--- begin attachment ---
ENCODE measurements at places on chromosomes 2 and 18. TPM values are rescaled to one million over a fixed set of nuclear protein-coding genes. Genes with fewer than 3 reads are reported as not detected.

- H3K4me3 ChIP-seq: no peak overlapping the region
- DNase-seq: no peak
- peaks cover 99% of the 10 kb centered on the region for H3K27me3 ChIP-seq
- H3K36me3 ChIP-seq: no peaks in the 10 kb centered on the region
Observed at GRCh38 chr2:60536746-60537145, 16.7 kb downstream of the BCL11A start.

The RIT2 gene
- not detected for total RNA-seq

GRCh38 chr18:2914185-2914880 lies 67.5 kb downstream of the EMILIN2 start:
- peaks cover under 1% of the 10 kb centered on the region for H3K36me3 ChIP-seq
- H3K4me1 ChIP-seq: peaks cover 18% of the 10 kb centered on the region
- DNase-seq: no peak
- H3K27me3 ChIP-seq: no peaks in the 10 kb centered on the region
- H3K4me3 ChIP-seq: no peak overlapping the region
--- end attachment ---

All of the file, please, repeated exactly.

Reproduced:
ENCODE measurements at places on chromosomes 2 and 18. TPM values are rescaled to one million over a fixed set of nuclear protein-coding genes. Genes with fewer than 3 reads are reported as not detected.

- H3K4me3 ChIP-seq: no peak overlapping the region
- DNase-seq: no peak
- peaks cover 99% of the 10 kb centered on the region for H3K27me3 ChIP-seq
- H3K36me3 ChIP-seq: no peaks in the 10 kb centered on the region
Observed at GRCh38 chr2:60536746-60537145, 16.7 kb downstream of the BCL11A start.

The RIT2 gene
- not detected for total RNA-seq

GRCh38 chr18:2914185-2914880 lies 67.5 kb downstream of the EMILIN2 start:
- peaks cover under 1% of the 10 kb centered on the region for H3K36me3 ChIP-seq
- H3K4me1 ChIP-seq: peaks cover 18% of the 10 kb centered on the region
- DNase-seq: no peak
- H3K27me3 ChIP-seq: no peaks in the 10 kb centered on the region
- H3K4me3 ChIP-seq: no peak overlapping the region